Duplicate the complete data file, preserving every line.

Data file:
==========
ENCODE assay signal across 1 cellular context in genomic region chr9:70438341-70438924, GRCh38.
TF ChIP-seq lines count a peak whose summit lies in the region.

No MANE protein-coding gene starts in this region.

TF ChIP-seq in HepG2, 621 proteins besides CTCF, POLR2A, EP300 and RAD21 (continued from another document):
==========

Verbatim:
ENCODE assay signal across 1 cellular context in genomic region chr9:70438341-70438924, GRCh38.
TF ChIP-seq lines count a peak whose summit lies in the region.

No MANE protein-coding gene starts in this region.

TF ChIP-seq in HepG2, 621 proteins besides CTCF, POLR2A, EP300 and RAD21 (continued from another document):